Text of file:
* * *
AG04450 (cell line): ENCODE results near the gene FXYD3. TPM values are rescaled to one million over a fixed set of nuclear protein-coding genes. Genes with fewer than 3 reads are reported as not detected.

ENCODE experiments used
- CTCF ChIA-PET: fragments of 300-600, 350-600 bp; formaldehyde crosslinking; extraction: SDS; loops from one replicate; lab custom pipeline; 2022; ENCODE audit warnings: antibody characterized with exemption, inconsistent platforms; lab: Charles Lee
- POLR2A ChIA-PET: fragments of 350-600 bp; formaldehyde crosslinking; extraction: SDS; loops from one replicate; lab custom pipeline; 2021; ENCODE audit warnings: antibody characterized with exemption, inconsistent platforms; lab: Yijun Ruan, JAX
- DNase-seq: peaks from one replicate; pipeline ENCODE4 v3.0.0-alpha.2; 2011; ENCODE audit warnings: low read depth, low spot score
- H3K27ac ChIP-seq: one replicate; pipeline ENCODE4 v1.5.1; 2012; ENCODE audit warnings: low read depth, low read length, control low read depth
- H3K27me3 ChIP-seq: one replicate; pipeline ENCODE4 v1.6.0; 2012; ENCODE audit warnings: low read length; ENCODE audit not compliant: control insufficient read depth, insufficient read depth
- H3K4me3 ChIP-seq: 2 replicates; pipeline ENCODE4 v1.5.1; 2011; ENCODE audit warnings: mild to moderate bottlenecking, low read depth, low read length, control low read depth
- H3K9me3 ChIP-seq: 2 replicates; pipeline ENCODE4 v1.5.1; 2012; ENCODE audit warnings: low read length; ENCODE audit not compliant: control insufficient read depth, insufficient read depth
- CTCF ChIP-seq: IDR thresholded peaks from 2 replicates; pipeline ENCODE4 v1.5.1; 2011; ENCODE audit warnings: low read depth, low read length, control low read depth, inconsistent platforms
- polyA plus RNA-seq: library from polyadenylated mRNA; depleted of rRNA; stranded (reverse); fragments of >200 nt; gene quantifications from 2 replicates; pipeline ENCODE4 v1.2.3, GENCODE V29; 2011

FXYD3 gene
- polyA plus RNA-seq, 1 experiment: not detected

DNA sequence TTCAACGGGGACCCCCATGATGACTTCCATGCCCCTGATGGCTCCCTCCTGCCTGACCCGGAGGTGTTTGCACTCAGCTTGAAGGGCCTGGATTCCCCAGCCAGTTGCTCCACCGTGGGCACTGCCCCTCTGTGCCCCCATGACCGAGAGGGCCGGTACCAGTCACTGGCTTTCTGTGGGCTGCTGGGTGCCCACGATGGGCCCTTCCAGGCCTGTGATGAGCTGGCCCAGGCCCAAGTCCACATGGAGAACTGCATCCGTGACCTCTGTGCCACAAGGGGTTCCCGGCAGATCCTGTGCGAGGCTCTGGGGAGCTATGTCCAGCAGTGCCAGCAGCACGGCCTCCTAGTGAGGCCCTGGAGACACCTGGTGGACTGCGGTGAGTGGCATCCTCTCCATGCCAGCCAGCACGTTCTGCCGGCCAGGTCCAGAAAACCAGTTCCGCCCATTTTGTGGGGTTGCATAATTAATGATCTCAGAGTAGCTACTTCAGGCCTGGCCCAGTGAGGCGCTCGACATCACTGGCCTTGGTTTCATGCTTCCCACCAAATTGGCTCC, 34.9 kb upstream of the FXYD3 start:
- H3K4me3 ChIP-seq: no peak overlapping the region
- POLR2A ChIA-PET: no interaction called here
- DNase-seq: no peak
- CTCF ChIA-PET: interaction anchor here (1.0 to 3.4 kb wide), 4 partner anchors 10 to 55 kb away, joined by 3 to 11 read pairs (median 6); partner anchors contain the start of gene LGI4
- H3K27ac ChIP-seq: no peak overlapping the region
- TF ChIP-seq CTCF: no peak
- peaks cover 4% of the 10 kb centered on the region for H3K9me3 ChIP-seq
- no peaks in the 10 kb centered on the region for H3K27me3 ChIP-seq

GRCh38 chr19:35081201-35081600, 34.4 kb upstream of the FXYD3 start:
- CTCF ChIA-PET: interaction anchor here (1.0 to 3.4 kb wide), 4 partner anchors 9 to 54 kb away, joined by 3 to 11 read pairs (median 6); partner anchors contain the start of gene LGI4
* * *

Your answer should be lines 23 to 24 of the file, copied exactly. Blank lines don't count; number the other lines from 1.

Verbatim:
GRCh38 chr19:35081201-35081600, 34.4 kb upstream of the FXYD3 start:
- CTCF ChIA-PET: interaction anchor here (1.0 to 3.4 kb wide), 4 partner anchors 9 to 54 kb away, joined by 3 to 11 read pairs (median 6); partner anchors contain the start of gene LGI4